Booth #4 – Moisture

booth_4In 1997 Micky and I made our first attempt at fulfilling our dream of living in the Pacific North West. Without much of a plan, we rolled into town with our 3-year-old and all our stuff, moved into an apartment and started job-hunting. Looking back on it now, it seems like a crazy and impulsive move, but such was our passion about the beauty up north. Within a couple weeks I was fortunate enough to end up with a job at Chuck Franklin Glass Studio. Although they already had a sandblast booth, no one in the studio was specifically specializing in sandblasting at that time. Even though it wasn’t one that I built, booth #4 is worth mentioning in this series because I learned from it something I may never have otherwise learned.

If this is an issue specific to regions with cold wet climates I can’t say for certain – the problem though was that the sandblast booth had been built into the back corner utilizing the existing block and concrete exterior walls of the building as two of it’s four walls – as opposed to building it away from those walls. The result seems to have been persistently wet sand. The lower portions of these walls were below ground level, so perhaps it was caused by actual tiny leaks, or could it have been condensation? Whatever the case, I know I’ll always build away from exterior walls, and not take that risk.

It’s funny though, I do remember that when I originally started talking about moving up here that other glass artists had said that it is too wet for sandblasting – that I would have too many problems with moisture in the lines. I must say that now that I’ve been up here sandblasting now for quite a few years, that I actually have LESS trouble than I did in Phoenix. It leads me to conclude that you can have moisture issues anywhere, that it probably has less to do with the environment and is much more about maintaining, and having enough in line moisture traps. In phoenix I usually had only one, whereas right now, I think I have a couple on any given line. They aren’t horribly expensive, so why not? If this holds true everywhere, I’m not sure. I have never sandblasted for example in places like Florida or Houston.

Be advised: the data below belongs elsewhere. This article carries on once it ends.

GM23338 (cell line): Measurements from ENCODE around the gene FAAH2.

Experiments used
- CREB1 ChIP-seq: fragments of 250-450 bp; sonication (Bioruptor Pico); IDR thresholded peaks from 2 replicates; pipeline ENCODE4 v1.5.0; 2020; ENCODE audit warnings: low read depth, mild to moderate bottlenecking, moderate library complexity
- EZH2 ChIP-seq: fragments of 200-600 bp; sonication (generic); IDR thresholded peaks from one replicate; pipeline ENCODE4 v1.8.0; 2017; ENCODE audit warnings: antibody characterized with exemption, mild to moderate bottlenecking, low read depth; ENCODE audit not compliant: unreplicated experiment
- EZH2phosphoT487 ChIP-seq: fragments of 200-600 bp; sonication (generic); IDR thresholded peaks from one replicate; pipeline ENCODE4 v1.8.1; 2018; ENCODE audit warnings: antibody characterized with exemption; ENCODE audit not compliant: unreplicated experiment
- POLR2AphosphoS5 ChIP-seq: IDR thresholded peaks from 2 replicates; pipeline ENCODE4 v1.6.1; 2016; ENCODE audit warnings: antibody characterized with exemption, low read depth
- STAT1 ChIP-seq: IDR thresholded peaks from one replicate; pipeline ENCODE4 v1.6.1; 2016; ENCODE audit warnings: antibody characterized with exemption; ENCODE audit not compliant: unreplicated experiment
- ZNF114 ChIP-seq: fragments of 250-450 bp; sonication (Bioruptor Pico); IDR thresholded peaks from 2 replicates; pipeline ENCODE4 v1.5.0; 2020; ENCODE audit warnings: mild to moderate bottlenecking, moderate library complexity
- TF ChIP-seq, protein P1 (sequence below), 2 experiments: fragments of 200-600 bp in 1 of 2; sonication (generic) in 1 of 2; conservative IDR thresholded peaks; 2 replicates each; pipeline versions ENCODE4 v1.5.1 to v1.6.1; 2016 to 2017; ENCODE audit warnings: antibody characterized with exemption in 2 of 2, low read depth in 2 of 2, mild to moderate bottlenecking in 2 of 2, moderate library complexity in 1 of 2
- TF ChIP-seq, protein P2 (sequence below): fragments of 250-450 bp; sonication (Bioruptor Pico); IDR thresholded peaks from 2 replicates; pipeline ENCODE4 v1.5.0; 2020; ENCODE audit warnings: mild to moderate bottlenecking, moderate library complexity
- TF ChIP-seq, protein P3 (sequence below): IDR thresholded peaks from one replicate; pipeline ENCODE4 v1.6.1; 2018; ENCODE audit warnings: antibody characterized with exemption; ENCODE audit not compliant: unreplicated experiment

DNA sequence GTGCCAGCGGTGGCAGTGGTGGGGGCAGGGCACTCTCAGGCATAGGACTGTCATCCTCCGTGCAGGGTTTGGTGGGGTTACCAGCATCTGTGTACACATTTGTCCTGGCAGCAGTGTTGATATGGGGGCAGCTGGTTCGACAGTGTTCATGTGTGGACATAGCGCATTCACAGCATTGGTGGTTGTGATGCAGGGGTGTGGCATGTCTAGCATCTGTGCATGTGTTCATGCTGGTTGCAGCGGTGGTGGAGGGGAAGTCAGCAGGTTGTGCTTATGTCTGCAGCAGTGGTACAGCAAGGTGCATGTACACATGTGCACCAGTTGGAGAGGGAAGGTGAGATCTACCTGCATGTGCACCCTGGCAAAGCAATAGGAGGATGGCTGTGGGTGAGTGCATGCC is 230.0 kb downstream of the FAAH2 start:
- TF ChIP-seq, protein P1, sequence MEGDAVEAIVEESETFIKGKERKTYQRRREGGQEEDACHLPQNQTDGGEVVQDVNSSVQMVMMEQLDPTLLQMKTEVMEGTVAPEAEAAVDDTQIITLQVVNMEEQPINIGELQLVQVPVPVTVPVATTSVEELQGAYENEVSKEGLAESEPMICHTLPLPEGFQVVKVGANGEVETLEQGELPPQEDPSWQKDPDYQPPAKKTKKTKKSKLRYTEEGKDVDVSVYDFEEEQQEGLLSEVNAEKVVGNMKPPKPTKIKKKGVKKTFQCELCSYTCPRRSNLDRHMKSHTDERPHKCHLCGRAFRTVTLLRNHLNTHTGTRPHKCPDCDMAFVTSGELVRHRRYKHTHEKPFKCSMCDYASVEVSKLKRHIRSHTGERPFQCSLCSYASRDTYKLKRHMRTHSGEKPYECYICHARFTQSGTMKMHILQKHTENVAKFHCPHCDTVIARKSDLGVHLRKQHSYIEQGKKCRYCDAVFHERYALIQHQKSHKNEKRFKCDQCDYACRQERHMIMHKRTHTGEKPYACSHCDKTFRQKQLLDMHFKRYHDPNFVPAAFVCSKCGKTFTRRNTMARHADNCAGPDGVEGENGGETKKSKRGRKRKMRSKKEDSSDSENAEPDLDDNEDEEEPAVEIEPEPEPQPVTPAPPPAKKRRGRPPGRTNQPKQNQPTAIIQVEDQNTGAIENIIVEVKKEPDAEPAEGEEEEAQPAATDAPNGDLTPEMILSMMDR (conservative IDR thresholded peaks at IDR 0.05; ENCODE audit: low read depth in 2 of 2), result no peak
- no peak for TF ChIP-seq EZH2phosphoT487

My memories of working at Chuck’s that year are among my fondest. The greenery, clouds, misty air and a great bunch of co-workers were hard to leave, but circumstance pulled us back to Phoenix. Suddenly I found myself back working in booth #3 again as if indeed somehow it really had been only a dream.

During the decade it took for us to get back up here I had another opportunity at booth-building. With the help of the new boss, booth #5 turned out to be a significant leap forward in function.

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